S:?Well, one is getting enough rest, because with all the things that we have to do for the holidays, in addition to just a regular day, it just really takes a toll on our body, and I believe that grief assaults our body, mind, soul, and spirit.? It?s just very difficult on us.? So we need to rest and sometimes we can?t sleep but at least if we can lay down and be quiet and close our eyes, it?s very important to have nutritious food.? Eat good healthy food, not empty calories.? Drink lots of water because here you?re dehydrating.
G:?And don?t drink alcohol because alcohol is also dehydrating and it also makes us think we?ve had enough fluid.
S:?Yes.? Take a walk around the block to get some fresh air is good.? Doing a little exercise.? And I?ve already mentioned about the quiet time in a journal, for writing in a journal.? Listen to some nice music, not necessarily Christmas music, but your favorite soothing music.? Light a candle.? To me, that always represents Marc is with me.? When I sometimes go in my room to work with the computer, I light a candle because I want to invite and know that Marc is with me.
G:?Oh, that?s sweet.? Well, it?s time for us to come on break.?
We know this is a tough time of year for you folks out there, and what great ideas that Susan brings us here today talking about things like anticipation, planning ahead, and very good ideas.? I wanted to deal with one last email.? This is our last segment.? And it?s an email that says, ?I am trying to think of special things we can do this year to remember my brother who died in Iraq.? Do you have any ideas??? Well, Susan, do you have some ideas for?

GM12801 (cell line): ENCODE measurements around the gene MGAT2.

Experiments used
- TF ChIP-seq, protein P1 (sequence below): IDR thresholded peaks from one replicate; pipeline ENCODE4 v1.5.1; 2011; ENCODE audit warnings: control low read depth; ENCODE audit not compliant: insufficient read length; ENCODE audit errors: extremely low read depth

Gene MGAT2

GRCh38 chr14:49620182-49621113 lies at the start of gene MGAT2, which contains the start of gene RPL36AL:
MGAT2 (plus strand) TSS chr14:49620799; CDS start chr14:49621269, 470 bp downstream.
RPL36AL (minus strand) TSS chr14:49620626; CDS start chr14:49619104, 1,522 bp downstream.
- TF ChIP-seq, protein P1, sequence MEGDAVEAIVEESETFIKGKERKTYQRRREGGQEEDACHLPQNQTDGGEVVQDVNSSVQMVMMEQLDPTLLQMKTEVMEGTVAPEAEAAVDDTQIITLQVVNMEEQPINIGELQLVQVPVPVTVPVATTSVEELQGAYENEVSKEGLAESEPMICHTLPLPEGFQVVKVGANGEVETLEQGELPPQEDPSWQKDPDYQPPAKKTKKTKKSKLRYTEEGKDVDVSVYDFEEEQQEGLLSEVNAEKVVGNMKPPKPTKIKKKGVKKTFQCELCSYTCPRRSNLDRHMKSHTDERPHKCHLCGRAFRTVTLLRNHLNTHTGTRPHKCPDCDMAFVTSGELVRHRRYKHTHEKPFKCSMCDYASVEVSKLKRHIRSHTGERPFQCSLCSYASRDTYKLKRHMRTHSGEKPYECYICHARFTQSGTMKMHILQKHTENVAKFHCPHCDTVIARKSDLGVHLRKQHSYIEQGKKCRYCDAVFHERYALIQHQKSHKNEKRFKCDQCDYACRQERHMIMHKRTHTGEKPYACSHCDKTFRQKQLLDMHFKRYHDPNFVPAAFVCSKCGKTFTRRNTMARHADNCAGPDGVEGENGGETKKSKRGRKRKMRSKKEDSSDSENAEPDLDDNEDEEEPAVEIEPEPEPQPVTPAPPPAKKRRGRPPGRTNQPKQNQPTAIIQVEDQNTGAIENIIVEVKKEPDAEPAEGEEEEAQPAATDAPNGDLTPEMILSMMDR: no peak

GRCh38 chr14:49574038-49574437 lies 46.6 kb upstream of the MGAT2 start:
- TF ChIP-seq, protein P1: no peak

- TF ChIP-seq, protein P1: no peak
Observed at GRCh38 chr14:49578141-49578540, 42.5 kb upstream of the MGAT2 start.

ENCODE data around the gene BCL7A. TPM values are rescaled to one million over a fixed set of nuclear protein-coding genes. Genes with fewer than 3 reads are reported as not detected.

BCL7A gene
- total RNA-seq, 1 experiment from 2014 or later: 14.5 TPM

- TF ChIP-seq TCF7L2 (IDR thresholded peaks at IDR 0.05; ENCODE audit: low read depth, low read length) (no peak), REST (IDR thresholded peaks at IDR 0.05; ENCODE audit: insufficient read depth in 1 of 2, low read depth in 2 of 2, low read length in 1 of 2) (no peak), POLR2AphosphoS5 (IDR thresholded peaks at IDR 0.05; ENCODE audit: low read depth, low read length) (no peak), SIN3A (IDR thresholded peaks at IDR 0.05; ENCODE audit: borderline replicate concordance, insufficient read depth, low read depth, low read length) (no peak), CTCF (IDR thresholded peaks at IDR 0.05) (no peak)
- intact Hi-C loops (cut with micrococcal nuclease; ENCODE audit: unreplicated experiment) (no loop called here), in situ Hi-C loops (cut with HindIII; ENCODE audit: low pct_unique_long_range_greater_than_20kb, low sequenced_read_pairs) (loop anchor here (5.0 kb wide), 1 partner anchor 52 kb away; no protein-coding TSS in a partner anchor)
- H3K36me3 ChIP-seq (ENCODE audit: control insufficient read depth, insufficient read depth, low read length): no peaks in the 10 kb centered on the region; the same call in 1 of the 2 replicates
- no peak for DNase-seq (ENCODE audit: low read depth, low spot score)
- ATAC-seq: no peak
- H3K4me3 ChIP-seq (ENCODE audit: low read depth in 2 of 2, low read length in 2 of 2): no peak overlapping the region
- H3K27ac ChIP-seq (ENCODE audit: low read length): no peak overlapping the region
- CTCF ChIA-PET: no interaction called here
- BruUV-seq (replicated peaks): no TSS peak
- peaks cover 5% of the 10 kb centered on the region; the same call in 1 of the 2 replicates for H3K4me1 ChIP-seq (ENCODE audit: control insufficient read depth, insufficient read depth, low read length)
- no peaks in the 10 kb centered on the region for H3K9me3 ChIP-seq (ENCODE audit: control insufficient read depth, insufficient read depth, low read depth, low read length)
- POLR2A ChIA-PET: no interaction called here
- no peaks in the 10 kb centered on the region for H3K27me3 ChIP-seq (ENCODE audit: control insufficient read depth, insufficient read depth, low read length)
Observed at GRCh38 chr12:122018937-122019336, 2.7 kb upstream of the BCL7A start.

S:?I have a couple.? You can light one of those 24-hour candles that you can buy in a grocery store.? They?re like 99? and burn them all day.? We do that on special days here because Christmas cards might be too late.? With the memories you can share stories going around the holiday meal table, and then I know of a mother that buys a poinsettia for her home as a living memorial to her son during the holiday season.
G:?Hmm.? Very nice.? Heid, how about you?
H:?I was just.? It?s something that Susan already had said in an email note she wrote to me and I love how on Christmas cards, I know it?s late during the season, but I love how you put Marc?s name and underneath in parentheses you put ?in spirit? and them stamped like a blue angel stamp.
S:?Oh yeah.
H:?I love that idea.
G:?That?s very nice and, you know, you could also send out just holiday cards after the holidays, too, with that kind of thing on it.? Great idea.? Well, I think all of us, just for this lady who wrote the email about her brother died in Iraq, I want you to know, I think that the whole nation is feeling great sorrow at this time for our wonderful soldiers that are serving us in Iraq.
H:?Absolutely, our thoughts are with you.
G:?Absolutely.? So Susan, before we close the show, I wanted to talk a little bit more about the idea of being flexible.? Could you talk about that?
S:?Yes.? I think that it?s okay if we change our regular tradition from what we?ve had in the past because there?s no right or wrong way to grieve but there?s also no right or wrong way to spend the holiday.? If you?ve always opened your gifts on Christmas Day, you might want to do them Christmas Eve.? Attend Christmas services maybe at a different time at your church or at a different church.? Let the children take over decorating the tree or invite friends in to help.? Have your holiday meal at a different time.? It?s okay to change it up.? Decide if you want to stay home or go away for the holidays.? And one of the things with the family pow-wow is that the discussion or question would be whether or not you want to talk openly about the one that has gone because for some people it?s very difficult.
G:?And some people would not even want to do that at all.?
S:?Yes, that?s right.
H:?And some people may just want to listen and not have to say anything.